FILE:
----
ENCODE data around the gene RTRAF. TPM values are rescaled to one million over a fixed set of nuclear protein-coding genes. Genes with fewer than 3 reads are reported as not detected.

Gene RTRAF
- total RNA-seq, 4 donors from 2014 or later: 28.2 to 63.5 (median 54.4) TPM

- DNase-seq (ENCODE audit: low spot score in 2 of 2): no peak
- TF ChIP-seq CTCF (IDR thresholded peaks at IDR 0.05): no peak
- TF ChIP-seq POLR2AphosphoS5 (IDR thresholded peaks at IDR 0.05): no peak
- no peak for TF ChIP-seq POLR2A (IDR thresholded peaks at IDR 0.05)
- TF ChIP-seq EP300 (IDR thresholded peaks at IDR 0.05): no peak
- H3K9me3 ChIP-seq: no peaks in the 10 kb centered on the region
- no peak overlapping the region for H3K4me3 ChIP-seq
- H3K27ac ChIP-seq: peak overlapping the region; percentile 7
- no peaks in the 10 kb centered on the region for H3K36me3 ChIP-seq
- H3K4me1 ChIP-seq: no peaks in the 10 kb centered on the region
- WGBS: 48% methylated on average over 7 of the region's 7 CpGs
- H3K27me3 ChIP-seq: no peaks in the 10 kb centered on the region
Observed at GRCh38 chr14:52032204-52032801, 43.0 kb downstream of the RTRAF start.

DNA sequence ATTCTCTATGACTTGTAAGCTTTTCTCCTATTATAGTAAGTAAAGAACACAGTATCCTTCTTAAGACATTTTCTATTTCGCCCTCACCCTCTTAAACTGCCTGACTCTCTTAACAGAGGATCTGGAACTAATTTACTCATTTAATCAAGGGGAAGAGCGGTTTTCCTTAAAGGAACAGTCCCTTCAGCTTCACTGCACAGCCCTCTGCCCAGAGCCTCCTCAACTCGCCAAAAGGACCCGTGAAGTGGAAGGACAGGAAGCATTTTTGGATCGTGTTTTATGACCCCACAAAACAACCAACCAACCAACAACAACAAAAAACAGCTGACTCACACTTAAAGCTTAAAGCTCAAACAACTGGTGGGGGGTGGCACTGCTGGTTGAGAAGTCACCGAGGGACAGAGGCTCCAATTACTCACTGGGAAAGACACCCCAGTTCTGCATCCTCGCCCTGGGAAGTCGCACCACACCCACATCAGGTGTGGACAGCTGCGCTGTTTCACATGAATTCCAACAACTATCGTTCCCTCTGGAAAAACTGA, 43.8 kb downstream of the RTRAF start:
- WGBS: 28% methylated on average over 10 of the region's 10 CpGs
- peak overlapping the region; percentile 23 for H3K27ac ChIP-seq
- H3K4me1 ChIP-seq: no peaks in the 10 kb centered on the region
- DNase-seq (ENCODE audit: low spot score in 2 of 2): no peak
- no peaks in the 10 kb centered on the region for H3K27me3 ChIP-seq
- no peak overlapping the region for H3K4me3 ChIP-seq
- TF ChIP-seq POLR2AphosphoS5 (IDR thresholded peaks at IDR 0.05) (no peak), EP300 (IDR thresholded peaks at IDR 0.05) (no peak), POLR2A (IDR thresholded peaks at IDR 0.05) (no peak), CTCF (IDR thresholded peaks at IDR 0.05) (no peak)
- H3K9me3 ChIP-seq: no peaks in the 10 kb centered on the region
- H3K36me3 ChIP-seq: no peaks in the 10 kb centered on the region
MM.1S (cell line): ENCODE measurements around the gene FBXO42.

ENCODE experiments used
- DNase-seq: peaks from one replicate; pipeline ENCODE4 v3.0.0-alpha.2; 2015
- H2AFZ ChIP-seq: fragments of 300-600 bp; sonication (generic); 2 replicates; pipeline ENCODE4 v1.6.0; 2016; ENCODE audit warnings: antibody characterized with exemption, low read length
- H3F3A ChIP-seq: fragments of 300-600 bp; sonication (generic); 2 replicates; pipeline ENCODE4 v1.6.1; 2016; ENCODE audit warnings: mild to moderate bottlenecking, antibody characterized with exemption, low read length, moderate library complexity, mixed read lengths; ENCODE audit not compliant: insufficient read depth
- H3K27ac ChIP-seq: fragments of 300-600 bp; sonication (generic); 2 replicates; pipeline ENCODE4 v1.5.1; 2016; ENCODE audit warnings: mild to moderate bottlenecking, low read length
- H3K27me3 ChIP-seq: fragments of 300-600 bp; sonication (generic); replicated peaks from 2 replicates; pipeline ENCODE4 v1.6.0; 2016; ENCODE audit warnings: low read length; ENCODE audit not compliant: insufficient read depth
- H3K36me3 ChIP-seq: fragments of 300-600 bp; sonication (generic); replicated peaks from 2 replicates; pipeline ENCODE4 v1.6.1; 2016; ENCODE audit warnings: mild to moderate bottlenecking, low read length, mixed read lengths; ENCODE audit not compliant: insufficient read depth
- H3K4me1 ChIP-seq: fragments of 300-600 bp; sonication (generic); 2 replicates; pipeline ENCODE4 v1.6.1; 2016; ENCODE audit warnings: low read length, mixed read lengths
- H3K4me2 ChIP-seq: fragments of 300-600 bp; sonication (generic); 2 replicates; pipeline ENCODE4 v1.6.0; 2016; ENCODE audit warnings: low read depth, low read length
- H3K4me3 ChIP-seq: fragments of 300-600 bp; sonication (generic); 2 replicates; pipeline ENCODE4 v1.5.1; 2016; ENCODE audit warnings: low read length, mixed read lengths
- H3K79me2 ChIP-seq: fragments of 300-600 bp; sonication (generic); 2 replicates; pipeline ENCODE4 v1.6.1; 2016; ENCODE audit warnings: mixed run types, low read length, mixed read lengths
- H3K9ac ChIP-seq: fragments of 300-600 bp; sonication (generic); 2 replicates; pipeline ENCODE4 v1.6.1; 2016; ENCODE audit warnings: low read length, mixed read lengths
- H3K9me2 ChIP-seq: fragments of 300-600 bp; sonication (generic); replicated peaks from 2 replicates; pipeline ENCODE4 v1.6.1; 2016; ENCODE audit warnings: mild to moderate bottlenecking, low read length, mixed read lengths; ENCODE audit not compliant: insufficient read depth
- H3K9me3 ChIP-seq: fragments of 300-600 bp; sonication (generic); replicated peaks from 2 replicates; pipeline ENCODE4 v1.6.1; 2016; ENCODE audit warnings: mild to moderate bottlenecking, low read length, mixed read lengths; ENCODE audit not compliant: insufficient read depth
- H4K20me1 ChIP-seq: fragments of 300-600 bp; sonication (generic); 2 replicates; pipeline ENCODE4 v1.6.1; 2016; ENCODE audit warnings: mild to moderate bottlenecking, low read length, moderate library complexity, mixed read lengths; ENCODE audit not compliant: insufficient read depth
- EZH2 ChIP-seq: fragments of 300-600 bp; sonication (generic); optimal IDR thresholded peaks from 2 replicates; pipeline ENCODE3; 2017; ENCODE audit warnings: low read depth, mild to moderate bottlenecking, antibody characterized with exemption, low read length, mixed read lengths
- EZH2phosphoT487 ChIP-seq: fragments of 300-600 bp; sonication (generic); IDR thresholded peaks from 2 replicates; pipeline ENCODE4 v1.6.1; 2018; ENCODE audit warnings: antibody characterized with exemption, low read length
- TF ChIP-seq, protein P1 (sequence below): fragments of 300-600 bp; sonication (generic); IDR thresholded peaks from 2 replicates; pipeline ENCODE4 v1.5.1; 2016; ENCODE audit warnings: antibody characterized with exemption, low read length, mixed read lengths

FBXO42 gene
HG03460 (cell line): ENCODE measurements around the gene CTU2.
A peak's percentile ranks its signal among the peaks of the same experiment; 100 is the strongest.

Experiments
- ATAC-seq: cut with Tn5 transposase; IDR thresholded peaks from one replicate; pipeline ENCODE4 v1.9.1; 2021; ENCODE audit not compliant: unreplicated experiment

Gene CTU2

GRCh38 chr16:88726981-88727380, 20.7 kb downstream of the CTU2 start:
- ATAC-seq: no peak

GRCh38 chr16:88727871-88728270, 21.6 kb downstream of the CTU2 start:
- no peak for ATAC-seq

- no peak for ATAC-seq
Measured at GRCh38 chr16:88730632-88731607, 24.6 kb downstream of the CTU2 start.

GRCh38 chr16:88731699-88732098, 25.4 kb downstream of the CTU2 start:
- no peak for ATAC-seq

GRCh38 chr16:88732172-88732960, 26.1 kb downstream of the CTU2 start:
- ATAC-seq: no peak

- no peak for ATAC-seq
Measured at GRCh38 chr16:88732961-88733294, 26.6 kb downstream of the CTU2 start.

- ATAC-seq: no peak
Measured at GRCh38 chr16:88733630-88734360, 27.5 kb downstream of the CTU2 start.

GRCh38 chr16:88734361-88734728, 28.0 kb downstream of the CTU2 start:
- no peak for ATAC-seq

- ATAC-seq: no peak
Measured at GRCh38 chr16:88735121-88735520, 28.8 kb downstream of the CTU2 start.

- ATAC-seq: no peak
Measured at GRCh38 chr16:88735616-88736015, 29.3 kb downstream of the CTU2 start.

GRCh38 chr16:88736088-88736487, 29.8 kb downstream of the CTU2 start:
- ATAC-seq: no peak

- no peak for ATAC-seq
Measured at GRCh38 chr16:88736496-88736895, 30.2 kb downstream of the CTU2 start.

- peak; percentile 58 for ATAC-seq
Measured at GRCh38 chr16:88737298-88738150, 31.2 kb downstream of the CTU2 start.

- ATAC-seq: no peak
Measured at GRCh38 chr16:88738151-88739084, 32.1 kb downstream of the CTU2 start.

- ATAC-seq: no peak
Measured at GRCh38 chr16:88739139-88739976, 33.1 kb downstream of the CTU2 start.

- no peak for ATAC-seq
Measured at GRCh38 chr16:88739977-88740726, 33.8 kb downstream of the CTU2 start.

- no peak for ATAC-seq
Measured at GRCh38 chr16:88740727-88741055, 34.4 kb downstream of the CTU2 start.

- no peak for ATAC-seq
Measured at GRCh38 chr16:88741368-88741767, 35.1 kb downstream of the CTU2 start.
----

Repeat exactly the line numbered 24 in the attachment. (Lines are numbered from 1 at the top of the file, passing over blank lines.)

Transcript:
- TF ChIP-seq POLR2AphosphoS5 (IDR thresholded peaks at IDR 0.05) (no peak), EP300 (IDR thresholded peaks at IDR 0.05) (no peak), POLR2A (IDR thresholded peaks at IDR 0.05) (no peak), CTCF (IDR thresholded peaks at IDR 0.05) (no peak)